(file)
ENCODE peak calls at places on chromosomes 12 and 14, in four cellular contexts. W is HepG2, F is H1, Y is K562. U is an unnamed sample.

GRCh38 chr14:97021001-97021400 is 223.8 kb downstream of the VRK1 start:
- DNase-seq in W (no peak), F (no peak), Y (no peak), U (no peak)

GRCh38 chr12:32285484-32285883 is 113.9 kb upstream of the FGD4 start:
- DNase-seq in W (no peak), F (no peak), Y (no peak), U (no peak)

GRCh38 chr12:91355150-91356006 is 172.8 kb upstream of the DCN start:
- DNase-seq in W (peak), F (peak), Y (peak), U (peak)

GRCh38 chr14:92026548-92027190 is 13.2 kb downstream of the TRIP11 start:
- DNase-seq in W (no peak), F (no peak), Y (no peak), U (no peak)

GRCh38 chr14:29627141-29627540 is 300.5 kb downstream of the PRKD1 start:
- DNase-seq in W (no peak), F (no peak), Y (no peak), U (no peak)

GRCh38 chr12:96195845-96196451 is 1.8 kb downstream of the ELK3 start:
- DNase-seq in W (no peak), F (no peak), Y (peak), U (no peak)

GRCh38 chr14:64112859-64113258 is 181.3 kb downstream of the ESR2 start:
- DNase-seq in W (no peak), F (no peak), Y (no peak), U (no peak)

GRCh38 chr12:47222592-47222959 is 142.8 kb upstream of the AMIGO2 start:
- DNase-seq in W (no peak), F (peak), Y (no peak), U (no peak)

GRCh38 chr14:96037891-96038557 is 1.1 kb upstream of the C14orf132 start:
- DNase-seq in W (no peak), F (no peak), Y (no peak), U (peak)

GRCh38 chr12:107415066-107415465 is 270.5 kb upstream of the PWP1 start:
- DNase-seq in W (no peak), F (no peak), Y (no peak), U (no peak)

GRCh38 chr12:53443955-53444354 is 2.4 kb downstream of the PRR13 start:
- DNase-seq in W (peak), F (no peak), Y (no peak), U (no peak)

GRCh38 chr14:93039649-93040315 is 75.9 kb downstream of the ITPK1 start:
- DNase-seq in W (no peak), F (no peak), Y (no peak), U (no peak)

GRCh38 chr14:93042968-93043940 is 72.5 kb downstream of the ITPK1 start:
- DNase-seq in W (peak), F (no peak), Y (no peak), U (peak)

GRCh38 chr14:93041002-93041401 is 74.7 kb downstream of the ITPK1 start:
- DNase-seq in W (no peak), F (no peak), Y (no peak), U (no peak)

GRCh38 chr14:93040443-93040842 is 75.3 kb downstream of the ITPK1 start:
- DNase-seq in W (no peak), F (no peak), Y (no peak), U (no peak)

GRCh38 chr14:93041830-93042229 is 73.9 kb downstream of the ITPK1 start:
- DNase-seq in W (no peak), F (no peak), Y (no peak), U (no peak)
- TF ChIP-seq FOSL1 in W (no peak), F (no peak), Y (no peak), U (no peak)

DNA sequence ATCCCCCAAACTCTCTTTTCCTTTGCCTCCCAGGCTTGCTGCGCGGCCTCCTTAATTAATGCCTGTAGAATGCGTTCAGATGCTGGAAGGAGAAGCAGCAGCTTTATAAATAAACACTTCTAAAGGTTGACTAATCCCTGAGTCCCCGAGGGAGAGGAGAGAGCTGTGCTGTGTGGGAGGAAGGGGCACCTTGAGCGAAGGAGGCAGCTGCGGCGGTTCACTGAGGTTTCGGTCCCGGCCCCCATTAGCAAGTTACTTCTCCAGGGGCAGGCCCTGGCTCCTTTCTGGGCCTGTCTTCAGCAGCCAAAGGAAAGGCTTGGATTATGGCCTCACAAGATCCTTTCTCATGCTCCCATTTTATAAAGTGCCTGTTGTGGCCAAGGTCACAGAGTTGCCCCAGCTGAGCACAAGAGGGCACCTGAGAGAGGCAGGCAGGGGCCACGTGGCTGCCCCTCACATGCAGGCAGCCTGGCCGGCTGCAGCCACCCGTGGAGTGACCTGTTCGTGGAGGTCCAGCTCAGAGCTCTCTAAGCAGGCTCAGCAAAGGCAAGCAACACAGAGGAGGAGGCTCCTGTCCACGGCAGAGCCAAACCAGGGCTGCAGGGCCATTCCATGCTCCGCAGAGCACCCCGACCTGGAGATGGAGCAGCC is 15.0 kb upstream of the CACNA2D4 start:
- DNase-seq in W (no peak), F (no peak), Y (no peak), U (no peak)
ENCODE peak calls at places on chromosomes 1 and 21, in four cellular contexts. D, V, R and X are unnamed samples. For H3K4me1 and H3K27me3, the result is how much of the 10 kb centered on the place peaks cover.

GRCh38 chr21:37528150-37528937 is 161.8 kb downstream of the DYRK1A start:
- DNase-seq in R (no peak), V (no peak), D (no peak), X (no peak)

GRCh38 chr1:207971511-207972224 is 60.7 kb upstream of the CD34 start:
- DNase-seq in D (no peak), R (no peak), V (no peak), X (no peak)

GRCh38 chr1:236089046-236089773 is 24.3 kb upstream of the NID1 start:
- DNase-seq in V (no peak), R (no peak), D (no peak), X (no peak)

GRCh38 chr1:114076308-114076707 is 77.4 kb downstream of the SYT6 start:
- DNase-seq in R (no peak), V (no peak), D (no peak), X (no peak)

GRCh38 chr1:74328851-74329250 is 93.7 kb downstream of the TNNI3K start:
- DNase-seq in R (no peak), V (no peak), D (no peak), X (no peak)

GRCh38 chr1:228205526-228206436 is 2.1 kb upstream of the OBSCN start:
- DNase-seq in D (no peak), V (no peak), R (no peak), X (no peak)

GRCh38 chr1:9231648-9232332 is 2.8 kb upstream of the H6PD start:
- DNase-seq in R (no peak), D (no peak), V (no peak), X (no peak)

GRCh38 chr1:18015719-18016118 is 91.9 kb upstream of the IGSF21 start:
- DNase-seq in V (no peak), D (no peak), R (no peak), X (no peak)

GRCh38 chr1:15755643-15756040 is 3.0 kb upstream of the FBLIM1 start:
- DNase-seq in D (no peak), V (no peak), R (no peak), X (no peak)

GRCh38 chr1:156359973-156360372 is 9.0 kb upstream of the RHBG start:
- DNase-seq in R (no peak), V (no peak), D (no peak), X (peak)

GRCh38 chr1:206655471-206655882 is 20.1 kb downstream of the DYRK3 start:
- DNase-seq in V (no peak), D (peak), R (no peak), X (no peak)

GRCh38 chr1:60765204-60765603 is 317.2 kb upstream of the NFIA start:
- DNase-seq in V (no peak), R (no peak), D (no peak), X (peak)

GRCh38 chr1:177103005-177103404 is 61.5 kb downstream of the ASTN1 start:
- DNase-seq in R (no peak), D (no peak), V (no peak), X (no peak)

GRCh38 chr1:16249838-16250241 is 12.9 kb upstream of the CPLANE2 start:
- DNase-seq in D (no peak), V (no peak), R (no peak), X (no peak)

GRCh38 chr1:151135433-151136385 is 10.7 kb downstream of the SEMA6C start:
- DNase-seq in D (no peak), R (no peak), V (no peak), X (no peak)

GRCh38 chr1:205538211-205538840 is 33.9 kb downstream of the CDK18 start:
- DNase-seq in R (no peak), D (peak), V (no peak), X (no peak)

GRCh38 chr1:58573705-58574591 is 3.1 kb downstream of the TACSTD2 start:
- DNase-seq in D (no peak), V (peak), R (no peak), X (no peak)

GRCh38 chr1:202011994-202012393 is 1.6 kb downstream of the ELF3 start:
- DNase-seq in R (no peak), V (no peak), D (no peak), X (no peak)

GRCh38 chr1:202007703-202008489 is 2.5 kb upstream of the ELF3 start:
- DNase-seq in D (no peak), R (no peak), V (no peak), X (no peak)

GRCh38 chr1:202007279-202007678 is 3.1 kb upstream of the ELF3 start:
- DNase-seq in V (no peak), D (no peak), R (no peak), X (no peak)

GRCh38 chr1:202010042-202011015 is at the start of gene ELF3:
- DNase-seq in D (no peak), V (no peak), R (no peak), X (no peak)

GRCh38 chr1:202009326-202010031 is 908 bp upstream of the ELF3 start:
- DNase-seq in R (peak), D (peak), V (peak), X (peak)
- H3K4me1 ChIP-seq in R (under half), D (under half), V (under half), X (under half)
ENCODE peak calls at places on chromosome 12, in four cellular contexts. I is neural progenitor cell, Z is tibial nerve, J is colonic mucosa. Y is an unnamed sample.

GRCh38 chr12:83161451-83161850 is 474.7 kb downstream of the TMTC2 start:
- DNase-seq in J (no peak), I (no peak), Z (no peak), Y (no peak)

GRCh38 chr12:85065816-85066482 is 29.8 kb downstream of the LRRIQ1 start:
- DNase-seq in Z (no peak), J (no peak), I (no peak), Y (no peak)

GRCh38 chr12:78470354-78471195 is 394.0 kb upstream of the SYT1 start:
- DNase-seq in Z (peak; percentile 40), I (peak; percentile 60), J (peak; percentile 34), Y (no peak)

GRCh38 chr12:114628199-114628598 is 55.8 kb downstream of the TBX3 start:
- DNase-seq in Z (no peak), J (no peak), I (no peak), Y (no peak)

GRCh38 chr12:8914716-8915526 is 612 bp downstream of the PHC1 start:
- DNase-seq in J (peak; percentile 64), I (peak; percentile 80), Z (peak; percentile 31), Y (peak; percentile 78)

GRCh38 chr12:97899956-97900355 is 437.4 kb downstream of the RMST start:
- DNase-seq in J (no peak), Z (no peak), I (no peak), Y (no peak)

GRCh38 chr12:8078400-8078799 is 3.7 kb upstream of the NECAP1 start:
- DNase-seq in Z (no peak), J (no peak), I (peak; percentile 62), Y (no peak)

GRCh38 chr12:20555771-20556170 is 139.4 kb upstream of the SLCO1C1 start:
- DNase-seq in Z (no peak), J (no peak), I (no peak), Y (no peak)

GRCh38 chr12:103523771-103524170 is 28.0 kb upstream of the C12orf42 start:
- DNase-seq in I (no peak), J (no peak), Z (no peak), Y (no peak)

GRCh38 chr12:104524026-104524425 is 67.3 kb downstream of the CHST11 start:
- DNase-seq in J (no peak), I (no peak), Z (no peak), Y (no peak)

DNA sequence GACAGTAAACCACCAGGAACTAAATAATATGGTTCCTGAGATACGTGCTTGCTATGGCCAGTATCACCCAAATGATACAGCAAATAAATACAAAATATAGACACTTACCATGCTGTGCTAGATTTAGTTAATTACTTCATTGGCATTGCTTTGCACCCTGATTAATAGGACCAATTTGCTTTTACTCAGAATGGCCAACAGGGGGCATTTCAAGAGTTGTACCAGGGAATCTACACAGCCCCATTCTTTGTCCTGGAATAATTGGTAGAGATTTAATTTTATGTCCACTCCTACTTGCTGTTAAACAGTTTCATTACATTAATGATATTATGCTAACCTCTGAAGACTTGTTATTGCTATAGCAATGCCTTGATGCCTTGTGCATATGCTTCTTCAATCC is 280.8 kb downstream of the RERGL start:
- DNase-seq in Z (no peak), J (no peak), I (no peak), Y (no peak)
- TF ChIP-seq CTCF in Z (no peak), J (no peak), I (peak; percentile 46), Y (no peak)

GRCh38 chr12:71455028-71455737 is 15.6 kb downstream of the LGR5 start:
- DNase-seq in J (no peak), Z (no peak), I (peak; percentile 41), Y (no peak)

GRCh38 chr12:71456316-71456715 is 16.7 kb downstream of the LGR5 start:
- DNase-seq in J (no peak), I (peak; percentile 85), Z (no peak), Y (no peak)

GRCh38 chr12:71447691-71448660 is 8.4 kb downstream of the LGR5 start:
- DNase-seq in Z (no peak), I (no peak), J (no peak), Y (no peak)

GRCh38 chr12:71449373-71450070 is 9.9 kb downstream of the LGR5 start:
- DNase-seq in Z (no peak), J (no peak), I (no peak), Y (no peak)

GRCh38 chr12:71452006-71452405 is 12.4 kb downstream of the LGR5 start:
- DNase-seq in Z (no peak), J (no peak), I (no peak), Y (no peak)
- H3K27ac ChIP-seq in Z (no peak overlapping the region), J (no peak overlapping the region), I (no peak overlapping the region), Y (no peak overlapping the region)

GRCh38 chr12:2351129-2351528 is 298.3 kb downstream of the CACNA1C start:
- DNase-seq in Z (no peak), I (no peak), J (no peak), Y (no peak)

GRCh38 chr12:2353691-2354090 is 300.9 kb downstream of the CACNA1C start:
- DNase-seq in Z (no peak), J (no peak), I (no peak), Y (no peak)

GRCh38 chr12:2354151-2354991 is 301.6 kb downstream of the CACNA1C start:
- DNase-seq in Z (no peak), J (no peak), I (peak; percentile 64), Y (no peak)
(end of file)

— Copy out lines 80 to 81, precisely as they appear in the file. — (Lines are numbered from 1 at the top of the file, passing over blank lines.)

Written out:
GRCh38 chr1:202009326-202010031 is 908 bp upstream of the ELF3 start:
- DNase-seq in R (peak), D (peak), V (peak), X (peak)